Social media engagement and community building is such an important piece of growing consumer advocacy. Humanizing your brand by adding a voice helps consumers relate to you.
But what about you relating to them? How do you understand who your consumers are beyond basic demographic data?
One way to identify and engage your consumers is through hashtags. Starting on Twitter, hashtags have been used since 2007 to make conversations about similar topics or events easy to find and participate in. While this is still true, hashtags are now used to provide context and add emotion to conversation as well.
When limited to a certain number of characters, hashtags and emojis give your Tweet, Instagram, or Facebook post emotion, just like using inflection to convey emotion in conversation. When done right, hashtags sharpen your message and help communicate your voice.
Hashtags, Hashtags, Everywhere!
Hashtags are absolutely everywhere. We’ve reached a point where people are pleading with social media users to reduce their hashtag use. There’s even hashtag etiquette! Some of the top rules include:
- A list of hashtags should not exceed the length of the post.
- Only use hashtags related to the post.
- Pointless #midsentence hashtags #make it hard to read.
- Keep ‘em short! #longhashtagsarehardtoread (especially when you use all lowercase).
As marketers, hashtags are a very powerful way to connect with and relate to our customers. You can create hashtags for consumers to use, or you can adopt the hashtags your consumers are already using.
The Key to Understanding Hashtags Is Cultural Context
It’s important to keep in mind that even though multiple people are using the same hashtag, they may be using it for different reasons. As a brand, you don’t want to jump on a hashtag without understanding the context behind it. In extreme cases, we’ve seen some serious brand blunders when attempting to hijack trending hashtags.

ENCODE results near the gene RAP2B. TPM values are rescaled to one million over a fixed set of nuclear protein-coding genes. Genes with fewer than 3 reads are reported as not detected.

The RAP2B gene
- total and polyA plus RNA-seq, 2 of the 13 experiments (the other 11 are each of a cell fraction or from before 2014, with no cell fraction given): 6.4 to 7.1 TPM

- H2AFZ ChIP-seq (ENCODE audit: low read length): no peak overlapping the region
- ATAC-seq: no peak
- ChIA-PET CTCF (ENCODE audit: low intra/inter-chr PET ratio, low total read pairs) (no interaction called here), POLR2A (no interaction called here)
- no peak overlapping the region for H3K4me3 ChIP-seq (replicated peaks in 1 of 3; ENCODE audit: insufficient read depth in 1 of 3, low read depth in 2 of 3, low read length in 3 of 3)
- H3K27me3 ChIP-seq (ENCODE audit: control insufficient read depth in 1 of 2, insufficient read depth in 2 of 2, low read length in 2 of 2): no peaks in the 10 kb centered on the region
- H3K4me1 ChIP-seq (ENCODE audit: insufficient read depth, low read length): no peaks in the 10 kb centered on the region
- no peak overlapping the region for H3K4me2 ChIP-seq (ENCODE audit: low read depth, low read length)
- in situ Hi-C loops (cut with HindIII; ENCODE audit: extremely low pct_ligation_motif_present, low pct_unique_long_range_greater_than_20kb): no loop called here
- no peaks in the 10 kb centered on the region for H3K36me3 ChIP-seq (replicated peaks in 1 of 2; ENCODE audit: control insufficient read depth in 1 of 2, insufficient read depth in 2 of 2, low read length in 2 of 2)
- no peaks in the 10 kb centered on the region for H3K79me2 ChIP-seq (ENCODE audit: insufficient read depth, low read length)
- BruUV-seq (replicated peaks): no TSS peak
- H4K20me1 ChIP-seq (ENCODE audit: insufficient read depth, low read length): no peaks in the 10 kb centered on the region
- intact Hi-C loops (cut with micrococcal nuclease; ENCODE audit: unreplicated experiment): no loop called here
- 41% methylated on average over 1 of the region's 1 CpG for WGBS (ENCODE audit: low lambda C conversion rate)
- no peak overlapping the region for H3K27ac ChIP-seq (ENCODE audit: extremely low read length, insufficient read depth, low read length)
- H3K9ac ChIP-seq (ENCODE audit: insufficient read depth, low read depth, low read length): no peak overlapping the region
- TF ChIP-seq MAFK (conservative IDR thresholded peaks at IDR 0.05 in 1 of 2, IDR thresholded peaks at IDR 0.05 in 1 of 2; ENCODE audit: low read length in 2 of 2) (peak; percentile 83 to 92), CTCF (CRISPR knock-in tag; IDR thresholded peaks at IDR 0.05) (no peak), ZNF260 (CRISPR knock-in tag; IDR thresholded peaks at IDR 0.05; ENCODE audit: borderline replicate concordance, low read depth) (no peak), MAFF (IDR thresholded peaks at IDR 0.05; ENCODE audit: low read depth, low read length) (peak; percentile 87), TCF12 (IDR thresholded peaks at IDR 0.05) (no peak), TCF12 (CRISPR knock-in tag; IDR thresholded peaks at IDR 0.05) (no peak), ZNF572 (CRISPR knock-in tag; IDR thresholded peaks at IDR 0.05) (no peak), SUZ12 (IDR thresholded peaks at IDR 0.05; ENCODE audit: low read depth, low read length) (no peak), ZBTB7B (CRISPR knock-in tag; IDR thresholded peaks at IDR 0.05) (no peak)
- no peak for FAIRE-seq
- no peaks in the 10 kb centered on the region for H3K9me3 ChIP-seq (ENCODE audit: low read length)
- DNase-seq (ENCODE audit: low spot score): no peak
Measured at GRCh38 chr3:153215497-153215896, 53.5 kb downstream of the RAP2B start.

To ensure that you don’t fall on a list of “epic brand blunders,” and to make sure you are resonating and reaching your ideal audience, you need to understand who is using these hashtags. For an example of how context can vary (even with a popular hashtag), let’s put ourselves in Periscope’s shoes.
There are many different cultural communities who use Periscope’s live streaming service. To understand who these communities are, I ran an Affinio analysis on #Periscope in the USA. Affinio’s powerful algorithm ingests anyone who has mentioned the hashtag within the last 30 days, then groups individuals into communities of people with shared interests.
As you can see above, there are myriad cultural communities who use #Periscope. The way in which a Community Manager at Periscope would communicate with one culture is different than the way they would with another. It’s also important to note that these communities change over time. (For instance, the Trump and Bernie communities may not show up once the 2016 Presidential Election is over.)
Cultures change, and it’s important to continually update your analysis and understanding of who your consumers are. Let’s explore some of the communities further to understand how you might relate to each one.
As you can see by looking at the top interests (or contextually relevant accounts) of this community, many of them are related to Donald Trump, Christian Conservative leaders, political commentators, and media sources. Many of the hashtags are related to the Trump campaign. Within the community, people are even self-describing in their bio as #trump2016. These are devout Trump supporters.
Let’s look at another example:
If you’re not a young millennial, there’s a good chance you have no idea who the Magcon Boys are. It’s okay—neither did I. The Magcon Boys are a group of young guys who became famous on Vine and now tour around the world performing for large crowds of young people.
Looking at their top interests, you can see the members of the Magcon family include Cameron Dallas, Nash Grier, Carter Reynolds, Jack Johnson, Shawn Mendes, and others. These are die-hard fans who self-describe as their favorite Magcon member and vote for them in the #TeenChoice awards.
As a Community Manager at Periscope, you can now dive further into each of these communities to learn more about the cultures and how you can better relate to them. This allows you to guide the conversation, create content that resonates, and ultimately, build meaningful relationships with these culture-based communities.
Consumers today want to feel a connection with the brand they purchase from. Relating to them in the context of culture and interests will help you build these connections at scale.
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